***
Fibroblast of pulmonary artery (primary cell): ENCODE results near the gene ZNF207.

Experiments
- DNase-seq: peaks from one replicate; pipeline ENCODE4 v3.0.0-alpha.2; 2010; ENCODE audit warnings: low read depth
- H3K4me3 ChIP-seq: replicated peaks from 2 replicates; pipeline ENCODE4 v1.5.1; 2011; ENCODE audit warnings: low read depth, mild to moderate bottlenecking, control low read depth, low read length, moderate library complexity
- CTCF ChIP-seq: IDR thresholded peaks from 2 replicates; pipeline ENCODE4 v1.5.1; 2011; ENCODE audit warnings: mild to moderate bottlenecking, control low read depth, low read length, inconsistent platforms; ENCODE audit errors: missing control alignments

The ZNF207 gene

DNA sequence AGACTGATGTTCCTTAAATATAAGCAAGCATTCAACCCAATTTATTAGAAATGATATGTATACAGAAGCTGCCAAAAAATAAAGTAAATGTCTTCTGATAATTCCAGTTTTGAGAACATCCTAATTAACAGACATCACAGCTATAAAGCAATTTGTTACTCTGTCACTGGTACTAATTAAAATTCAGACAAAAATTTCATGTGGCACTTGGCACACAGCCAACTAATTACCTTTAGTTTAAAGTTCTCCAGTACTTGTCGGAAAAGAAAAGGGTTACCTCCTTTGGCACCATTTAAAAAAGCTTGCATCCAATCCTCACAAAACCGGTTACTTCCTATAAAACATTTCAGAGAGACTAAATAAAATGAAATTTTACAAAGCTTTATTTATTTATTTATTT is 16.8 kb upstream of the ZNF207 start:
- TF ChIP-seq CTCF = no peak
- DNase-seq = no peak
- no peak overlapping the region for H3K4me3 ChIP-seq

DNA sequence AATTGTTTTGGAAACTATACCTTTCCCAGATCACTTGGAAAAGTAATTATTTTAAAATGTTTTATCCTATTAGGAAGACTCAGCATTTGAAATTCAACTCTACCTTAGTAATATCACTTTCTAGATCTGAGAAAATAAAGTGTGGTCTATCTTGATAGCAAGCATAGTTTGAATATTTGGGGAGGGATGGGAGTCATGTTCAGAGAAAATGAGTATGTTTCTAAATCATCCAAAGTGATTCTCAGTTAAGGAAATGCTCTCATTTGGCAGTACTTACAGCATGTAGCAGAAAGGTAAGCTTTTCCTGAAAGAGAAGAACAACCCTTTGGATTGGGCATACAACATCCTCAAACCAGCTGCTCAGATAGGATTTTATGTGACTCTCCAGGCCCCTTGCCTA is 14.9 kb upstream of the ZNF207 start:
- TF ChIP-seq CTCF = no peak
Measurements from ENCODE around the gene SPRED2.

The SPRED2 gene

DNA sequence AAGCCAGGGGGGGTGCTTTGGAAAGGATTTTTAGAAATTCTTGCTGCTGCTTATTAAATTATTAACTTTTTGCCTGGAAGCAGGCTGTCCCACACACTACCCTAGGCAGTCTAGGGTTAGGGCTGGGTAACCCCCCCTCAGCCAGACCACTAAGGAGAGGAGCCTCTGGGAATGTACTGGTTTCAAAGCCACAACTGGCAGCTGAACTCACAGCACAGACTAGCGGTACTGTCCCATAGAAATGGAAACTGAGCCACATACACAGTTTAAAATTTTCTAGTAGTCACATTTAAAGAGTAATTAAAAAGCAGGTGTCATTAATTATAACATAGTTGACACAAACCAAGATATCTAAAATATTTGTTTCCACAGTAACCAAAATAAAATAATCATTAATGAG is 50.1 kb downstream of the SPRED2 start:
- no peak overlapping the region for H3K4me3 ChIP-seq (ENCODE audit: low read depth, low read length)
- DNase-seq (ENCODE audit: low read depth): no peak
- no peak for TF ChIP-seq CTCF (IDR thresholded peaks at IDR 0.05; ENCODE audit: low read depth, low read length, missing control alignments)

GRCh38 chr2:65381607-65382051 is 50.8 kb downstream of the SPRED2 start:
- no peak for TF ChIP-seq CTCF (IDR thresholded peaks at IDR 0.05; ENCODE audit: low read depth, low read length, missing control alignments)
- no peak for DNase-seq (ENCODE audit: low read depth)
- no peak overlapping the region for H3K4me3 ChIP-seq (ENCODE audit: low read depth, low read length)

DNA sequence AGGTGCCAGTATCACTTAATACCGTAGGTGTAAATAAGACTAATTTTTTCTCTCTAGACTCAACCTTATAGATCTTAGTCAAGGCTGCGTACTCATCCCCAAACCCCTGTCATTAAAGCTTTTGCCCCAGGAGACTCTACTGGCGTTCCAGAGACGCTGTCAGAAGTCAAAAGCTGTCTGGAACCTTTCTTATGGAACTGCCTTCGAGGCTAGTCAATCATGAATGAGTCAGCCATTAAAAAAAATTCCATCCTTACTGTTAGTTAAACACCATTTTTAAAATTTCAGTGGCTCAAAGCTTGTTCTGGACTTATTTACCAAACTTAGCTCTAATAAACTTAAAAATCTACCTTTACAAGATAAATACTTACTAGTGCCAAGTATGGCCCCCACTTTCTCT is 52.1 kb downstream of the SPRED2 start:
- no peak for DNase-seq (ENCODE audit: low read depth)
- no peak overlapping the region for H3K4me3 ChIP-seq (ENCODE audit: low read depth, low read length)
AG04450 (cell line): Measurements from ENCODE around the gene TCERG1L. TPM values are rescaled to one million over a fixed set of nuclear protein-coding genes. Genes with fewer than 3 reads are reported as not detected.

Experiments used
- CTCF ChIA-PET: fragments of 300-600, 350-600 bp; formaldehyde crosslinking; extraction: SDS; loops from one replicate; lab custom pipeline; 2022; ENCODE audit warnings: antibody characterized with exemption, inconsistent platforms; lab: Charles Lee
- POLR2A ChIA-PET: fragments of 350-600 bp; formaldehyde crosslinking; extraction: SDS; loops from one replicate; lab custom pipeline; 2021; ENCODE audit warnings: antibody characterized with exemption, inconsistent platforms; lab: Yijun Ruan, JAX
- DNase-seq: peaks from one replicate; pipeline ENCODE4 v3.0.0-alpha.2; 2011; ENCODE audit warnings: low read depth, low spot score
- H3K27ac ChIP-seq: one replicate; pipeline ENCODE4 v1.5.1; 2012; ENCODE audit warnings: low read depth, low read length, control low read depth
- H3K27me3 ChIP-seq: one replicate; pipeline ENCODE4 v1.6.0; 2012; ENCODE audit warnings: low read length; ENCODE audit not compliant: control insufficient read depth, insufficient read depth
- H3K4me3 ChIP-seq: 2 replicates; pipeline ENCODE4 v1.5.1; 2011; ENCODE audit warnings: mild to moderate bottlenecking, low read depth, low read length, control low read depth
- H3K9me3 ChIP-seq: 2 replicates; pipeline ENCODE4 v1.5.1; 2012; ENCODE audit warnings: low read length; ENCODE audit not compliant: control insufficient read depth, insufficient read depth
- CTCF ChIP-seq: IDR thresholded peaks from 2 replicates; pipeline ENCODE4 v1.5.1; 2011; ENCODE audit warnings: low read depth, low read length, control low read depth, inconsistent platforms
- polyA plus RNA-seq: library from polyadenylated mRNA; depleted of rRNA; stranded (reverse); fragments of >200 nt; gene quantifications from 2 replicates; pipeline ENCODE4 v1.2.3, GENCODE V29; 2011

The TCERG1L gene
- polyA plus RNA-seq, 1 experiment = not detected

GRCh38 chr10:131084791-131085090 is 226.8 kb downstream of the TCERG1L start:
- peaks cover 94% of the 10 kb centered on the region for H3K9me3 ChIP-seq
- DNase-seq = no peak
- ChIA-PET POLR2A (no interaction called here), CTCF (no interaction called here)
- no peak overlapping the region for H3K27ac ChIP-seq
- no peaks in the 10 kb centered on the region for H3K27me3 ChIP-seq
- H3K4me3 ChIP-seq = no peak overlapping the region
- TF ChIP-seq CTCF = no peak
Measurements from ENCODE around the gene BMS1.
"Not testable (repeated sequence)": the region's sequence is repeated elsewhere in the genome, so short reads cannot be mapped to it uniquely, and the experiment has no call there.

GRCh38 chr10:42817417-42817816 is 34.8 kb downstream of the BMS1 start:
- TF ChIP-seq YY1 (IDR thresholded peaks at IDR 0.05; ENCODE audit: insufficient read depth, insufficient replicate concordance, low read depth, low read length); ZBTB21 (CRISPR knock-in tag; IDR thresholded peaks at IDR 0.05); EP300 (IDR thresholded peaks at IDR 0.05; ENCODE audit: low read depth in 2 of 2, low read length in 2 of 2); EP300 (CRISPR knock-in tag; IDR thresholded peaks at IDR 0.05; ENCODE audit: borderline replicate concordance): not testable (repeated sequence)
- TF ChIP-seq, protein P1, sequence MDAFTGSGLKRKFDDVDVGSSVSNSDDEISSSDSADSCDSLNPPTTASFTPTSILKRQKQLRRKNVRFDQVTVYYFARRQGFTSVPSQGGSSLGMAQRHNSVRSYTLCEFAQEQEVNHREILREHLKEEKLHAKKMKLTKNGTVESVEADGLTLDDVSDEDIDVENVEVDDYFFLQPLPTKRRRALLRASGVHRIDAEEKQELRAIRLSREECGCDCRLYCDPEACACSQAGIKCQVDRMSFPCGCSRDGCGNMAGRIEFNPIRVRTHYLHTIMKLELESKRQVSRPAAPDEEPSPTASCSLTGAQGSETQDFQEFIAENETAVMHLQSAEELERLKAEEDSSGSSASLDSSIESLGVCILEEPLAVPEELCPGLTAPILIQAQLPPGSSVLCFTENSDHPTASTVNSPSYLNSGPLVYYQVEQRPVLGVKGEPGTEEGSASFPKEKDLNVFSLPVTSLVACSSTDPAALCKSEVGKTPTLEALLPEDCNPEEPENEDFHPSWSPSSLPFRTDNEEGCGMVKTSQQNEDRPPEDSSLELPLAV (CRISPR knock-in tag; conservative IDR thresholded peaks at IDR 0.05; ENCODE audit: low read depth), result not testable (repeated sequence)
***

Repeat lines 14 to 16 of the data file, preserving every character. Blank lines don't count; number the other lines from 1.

The SPRED2 gene

DNA sequence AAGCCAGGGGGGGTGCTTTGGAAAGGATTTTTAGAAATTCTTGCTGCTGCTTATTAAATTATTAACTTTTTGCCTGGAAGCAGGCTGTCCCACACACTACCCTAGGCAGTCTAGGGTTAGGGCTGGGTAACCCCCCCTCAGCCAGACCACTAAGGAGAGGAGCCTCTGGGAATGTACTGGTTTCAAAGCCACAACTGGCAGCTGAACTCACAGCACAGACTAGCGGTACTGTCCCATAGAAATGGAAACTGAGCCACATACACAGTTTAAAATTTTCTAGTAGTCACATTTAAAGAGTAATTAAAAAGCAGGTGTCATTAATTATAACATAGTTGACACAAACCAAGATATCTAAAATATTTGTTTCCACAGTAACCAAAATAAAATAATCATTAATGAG is 50.1 kb downstream of the SPRED2 start:
- no peak overlapping the region for H3K4me3 ChIP-seq (ENCODE audit: low read depth, low read length)